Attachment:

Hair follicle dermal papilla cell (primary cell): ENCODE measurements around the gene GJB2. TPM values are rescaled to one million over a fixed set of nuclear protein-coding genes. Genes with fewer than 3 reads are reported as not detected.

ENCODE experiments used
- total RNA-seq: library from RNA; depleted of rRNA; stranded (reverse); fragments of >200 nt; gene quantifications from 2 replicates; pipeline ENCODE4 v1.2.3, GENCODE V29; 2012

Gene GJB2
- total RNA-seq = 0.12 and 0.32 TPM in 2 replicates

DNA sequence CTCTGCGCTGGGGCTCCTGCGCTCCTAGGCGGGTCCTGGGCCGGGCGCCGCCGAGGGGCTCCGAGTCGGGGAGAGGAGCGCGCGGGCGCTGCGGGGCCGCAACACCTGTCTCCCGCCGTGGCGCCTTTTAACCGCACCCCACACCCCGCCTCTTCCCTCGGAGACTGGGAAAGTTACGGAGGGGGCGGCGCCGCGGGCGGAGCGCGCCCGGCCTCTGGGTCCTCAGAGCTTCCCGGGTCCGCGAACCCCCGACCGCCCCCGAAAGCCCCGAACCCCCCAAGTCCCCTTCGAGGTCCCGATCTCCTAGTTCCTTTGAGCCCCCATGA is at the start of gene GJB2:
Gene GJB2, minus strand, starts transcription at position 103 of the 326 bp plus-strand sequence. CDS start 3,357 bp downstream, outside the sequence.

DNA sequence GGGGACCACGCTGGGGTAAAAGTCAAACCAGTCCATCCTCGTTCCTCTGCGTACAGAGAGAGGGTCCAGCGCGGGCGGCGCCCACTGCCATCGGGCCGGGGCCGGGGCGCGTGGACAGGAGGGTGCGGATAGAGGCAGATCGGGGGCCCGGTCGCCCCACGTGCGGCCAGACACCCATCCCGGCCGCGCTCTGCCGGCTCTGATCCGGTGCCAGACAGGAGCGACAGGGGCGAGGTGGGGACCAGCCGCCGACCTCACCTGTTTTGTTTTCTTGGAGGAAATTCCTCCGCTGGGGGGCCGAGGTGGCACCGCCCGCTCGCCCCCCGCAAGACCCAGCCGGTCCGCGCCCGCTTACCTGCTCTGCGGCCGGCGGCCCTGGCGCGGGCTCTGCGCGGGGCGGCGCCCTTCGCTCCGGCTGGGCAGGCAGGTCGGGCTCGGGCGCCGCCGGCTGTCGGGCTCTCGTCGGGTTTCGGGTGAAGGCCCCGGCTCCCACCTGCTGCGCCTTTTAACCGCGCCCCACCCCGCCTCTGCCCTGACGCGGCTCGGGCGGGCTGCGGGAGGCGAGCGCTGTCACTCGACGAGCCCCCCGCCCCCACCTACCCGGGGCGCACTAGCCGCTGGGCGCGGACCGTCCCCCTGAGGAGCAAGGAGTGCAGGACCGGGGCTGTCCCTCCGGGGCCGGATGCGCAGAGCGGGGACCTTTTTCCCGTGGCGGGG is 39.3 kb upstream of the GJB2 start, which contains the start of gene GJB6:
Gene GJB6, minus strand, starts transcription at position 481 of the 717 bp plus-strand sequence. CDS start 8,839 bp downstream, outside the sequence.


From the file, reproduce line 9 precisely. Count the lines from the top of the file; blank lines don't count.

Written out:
Gene GJB6, minus strand, starts transcription at position 481 of the 717 bp plus-strand sequence. CDS start 8,839 bp downstream, outside the sequence.